Flor de Caña 4-Year Extra Lite: This clear rum has a lower alcohol content (35% instead of 40%), making it easy to sip on its own (though Flor de Caña recommends using it in a Macuá, the delicious Nicaraguan national cocktail of rum, guava juice, orange juice and lemon juice). I liked its fruity aroma and surprisingly dry, smooth flavor.

Flor de Caña 7-Year Grand Reserve: This caramel-colored, barrel-aged rum has more of a vanilla aroma, complemented by some additional light oak on the palate. Again, enjoyable on its own, and as the Flor de Caña website notes, it makes a mean mojito (thoroughness demanded I try one).

Flor de Caña 12-Year Centenario: The most famous Flor de Caña rum, and the most readily available in the United States, the 12-year is worth seeking out. It smelled of oranges, vanilla and caramel, and its taste reminded me of a fine Cognac: spicy oranges, ripe bananas and a finish of vanilla. Smooth, but big and spicy.

Flor de Caña 18-Year Centenario Gold: This gorgeous rum sucked me in with aromas of vanilla cake and crème brûlée and sealed the deal with flavors of vanilla, oak and orange peel. Very rich, with a finish that went on and on.

I tottered back to my room a very happy blogger.

Not For Mixing With Coke

9 October 2011

It wasn’t until I traveled through Guatemala that I realized rum could be more than just a tasty component of a Cuba Libre or a Piña Colada. There, on my very first evening in the country, I encountered the supremely delicious Ron Zacapa Sistema Solera rum.

My traveling companion and I expected  a relatively low-key first evening in the bar of the Camino Real hotel, but before long we’d made friends with some rather tipsy locals. Our new, seemingly wealthy friends insisted on buying us round after round of Ron Zacapa, which we insisted they help us finish. They gladly obliged, and much ridiculous dancing ensued.

Later, when I had a chance to actually focus on the flavor of the Ron Zacapa, it floored me. I had no idea rum could rise to the level of a fine bourbon or even Cognac. As our time to return home drew nearer, I despaired that I had been unable to find a bottle to bring back with me. But Ron Zacapa, ever a step ahead of the game, thoughtfully provided a fully stocked shop in the airport.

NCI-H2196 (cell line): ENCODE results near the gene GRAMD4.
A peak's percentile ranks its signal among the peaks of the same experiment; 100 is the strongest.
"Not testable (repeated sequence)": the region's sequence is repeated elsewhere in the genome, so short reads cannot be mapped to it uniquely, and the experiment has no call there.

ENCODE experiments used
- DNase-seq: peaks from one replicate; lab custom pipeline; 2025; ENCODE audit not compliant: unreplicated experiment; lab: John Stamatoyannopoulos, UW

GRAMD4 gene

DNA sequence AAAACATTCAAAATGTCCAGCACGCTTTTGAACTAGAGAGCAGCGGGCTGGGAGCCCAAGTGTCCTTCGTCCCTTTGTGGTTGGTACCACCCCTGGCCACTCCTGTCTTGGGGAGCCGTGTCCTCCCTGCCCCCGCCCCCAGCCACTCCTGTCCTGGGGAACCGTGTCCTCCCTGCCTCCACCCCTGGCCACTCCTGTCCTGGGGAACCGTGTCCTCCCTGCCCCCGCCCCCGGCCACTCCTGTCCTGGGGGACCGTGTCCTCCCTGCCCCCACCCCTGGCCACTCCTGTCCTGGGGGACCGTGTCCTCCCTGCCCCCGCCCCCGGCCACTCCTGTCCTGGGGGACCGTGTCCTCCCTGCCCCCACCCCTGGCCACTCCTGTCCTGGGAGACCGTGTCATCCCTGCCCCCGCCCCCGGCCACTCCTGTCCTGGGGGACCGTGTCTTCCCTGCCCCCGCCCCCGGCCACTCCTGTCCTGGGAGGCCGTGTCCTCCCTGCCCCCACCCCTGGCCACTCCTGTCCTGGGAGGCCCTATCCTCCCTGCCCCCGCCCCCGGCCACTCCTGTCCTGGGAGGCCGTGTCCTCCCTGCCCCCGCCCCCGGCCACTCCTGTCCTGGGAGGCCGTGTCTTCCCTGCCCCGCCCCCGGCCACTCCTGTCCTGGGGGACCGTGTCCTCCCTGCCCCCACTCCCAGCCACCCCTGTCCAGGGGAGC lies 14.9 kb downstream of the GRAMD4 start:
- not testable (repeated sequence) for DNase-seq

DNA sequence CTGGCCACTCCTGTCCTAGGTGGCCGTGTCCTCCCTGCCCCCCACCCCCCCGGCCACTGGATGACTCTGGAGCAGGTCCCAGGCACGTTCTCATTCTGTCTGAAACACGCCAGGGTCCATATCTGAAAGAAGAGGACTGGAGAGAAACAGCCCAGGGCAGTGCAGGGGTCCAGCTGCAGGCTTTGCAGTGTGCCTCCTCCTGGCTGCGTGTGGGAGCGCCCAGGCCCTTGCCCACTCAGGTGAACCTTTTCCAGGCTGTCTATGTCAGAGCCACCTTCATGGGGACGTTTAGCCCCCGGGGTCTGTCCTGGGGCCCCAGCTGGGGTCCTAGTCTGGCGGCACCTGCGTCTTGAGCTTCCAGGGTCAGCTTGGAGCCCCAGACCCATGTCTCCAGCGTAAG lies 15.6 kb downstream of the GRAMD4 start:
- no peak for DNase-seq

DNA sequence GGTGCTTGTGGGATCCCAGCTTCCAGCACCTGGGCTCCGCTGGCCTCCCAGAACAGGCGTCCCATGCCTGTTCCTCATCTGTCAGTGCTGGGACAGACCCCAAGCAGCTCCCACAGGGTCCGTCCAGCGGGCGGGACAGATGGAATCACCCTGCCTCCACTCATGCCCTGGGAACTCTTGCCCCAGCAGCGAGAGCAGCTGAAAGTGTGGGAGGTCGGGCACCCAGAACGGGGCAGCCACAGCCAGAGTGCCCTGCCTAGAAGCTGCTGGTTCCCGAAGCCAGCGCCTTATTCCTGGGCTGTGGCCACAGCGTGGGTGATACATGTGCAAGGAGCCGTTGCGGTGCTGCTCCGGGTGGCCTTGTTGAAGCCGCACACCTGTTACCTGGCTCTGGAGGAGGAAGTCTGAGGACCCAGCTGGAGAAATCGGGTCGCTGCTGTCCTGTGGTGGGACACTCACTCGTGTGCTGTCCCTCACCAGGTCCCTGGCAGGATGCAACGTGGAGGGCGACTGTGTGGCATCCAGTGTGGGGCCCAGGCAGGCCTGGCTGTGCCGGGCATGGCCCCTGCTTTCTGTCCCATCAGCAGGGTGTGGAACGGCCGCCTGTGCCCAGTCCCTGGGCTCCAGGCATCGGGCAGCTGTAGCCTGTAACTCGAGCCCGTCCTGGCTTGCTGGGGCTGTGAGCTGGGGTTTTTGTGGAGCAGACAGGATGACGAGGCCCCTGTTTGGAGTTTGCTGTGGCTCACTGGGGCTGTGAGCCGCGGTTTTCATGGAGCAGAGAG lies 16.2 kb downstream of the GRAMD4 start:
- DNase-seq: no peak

I brought home a couple of bottles of the Sistema Solera 23, which blends rums aged between six and 23 years in “one of the highest aging facilities in the world,” 2300 meters above sea level in Quetzaltenango. Here, “the thinner air and lower atmospheric pressure helps intensify the infusion of flavours from the barrels,” according to the website.

Perhaps I should have guessed that you can also purchase Ron Zacapa in the U.S. Binny’s carries the 23-year rum for $43, not much more than what it costs at the Guatemala City airport. It’s worth the investment.

The rum smells tantalizingly of vanilla and molasses, and it presents surprisingly complex flavors. When you sip it neat (the Ron Zacapa website suggests adding a cube of ice), a momentary burn of alcohol makes it seem as if it will be unpleasantly strong, but the rum instantly relaxes on the tongue, giving way to a sprightly, butterscotchy goodness and a long, warm finish. It’s an ideal autumn digestif.

Fortunately, just as my bottle of Ron Zacapa is about to run out, the Wall Street Journal ran a column on October 8th recommending an array of fine sipping rums. That Santa Teresa 1796 from Venezuela sounds mighty tasty at $40…

Drinking And Driving

9 September 2011

When taking a road trip, bringing along the appropriate beverage is crucial. And though my paternal grandfather reportedly used to declare, “You’re never really too drunk to drive,” I err on the side of caution and pack some non-alcoholic treats.

My current #1 road trip drink is Reed’s Extra Ginger Brew, an “All Natural Jamaican Style” ginger beer. Sold in packs of four bottles, this ginger beer, unlike regular ginger ales, is “carefully brewed and aged like fine wine in small batches by [Reed’s’] expert brewmasters,” according to the website.

However they make it, the ginger beer tastes delicious, with small bubbles and a powerfully spicy ginger kick (sure to keep you awake while driving). It lacks caffeine, but since caffeine is a diuretic, that can perhaps be an advantage.

Once you reach your destination, you can save any leftover bottles for the trip home, or even better, make a proper cocktail. My favorites are the Dark ‘n’ Stormy and the Moscow Mule: